Learning to Code: A Beginner’s Notes
Biology is increasingly becoming interdisciplinary. From agricultural patterns explored with mathematical models, to the genomics of bacteria analyzed by Python queries, an analytical background is becoming a desirable feature for the modern Biologist. In practical terms? That means learning to code.
As I dig deeper into programming, bioinformatics, and computational applications, I’ve been trying to keep up with coding culture as well. Some tips to try and troubleshoot before getting started?
1. Make it reproducible.
I was chatting with a computer scientist who often teaches biologists how to code. One of the results of pushing biologists towards coding, he mentioned, was that we have a lot of lousy code floating around. A 101 course does not make a programmer! We should try to make code that is clean, annotated, and reproducible – for others, sure, but also for ourselves a few months down the road.
No one remembers what they were thinking at 3am in the midst of a Python binge. Be nice to yourself – and professional – and make it a habit to annotate, clean up, and generally explain what’s happening at each step.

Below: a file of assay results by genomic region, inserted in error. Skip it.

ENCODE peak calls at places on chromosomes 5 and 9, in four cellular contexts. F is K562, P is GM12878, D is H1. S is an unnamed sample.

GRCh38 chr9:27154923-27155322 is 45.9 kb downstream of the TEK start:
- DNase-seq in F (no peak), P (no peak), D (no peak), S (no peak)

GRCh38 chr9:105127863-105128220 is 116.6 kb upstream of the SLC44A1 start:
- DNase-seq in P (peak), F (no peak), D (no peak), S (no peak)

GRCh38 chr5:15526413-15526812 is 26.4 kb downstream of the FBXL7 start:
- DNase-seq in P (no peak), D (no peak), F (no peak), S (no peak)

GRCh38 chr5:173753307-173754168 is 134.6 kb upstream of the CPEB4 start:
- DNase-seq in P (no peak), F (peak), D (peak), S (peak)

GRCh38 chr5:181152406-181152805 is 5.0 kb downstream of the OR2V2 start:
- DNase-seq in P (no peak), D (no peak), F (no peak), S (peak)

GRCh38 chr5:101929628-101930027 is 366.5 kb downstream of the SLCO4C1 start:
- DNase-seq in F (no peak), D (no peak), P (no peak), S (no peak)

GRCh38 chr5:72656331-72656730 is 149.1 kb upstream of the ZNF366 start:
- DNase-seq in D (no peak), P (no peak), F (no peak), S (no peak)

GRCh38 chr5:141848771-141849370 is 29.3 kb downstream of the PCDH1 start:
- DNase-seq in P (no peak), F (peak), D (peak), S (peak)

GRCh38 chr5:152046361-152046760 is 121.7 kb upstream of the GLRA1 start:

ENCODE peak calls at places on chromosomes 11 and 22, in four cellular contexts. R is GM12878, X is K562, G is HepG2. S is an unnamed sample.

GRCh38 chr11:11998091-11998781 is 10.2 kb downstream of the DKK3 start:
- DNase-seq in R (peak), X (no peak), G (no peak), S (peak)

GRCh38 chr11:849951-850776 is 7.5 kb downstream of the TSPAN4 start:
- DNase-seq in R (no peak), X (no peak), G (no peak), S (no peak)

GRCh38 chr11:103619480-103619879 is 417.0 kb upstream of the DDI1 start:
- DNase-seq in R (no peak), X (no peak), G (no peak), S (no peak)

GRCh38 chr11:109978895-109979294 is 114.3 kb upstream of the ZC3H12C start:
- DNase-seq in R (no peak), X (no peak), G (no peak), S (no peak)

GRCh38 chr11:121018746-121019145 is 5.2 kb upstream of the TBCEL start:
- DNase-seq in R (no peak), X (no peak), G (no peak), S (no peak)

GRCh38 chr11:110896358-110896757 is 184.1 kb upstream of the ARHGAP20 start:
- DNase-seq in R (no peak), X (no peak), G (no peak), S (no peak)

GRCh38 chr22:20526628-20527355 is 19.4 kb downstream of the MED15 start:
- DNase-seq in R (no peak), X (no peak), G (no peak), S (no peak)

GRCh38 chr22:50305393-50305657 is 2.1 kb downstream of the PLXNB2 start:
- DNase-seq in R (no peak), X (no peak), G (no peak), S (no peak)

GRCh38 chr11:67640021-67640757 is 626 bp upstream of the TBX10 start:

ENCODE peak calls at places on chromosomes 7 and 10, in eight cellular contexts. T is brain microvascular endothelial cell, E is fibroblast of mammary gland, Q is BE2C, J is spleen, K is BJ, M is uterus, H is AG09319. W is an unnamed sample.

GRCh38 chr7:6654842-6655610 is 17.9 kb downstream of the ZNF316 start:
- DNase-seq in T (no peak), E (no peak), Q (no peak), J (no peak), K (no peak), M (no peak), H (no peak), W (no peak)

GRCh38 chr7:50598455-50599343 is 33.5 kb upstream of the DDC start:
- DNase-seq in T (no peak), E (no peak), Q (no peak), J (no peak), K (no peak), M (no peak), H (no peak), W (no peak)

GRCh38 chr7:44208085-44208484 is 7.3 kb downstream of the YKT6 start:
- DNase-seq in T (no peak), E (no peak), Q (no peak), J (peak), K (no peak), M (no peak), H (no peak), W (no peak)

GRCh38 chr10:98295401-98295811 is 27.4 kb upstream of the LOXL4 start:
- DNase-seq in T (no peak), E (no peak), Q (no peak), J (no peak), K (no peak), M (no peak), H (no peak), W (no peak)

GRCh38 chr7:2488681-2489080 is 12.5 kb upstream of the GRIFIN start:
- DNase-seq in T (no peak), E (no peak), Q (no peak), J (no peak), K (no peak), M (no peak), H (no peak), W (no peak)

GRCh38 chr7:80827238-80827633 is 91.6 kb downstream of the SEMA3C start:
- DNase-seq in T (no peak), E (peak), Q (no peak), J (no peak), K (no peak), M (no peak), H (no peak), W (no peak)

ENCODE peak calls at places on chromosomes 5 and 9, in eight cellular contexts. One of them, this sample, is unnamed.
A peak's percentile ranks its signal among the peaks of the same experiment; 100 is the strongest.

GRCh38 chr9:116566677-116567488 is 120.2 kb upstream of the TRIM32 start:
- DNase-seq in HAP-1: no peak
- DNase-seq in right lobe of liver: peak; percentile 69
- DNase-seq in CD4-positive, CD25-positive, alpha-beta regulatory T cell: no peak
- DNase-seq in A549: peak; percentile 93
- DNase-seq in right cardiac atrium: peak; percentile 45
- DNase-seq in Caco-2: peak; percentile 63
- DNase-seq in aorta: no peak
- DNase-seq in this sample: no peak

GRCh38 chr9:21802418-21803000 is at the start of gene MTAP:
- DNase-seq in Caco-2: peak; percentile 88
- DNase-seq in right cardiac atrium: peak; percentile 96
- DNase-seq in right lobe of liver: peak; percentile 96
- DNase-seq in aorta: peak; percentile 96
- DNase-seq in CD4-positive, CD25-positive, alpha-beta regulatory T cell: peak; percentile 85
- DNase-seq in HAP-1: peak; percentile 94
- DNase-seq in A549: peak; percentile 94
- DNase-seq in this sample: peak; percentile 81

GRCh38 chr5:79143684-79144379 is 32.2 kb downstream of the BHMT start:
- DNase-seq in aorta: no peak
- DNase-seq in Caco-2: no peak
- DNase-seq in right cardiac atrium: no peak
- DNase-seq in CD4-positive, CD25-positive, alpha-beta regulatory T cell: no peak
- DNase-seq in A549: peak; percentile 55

2. Spend some time on theory.
Traditionally, I’ve gotten by simply by being hacky. Start with someone else’s code, throw in a few lines of my own, do a quick google search to troubleshoot and add a few scripts I didn’t know I needed – presto, I have a workable program.
It works (well, usually). But there is theory I might not consider if I’m totally self-taught. More traditional learning can help me to think like a programmer, approaching problems more logically and efficiently.
Some languages are good for data analysis, others for optical image analysis; there are favorites for bioinformatics, and languages good for general use. It’ll help to grow to be multilingual here, even if as I grow I’ll start selecting my personal favorites.
4. Keep it DRY.
In computer science, DRY stands for “Don’t Repeat Yourself.” That’s good writing advice. And apparently, it’s good coding advice, too. Just like an essay, code should be written with a “first draft” mindset. Making the code dry will make it cleaner, easier to understand, and more reproducible, and that will require going back and editing it a few times.
We’ll see how far this can take me! It’ll certainly be an area for growth on this challenging part of the grad school journey.
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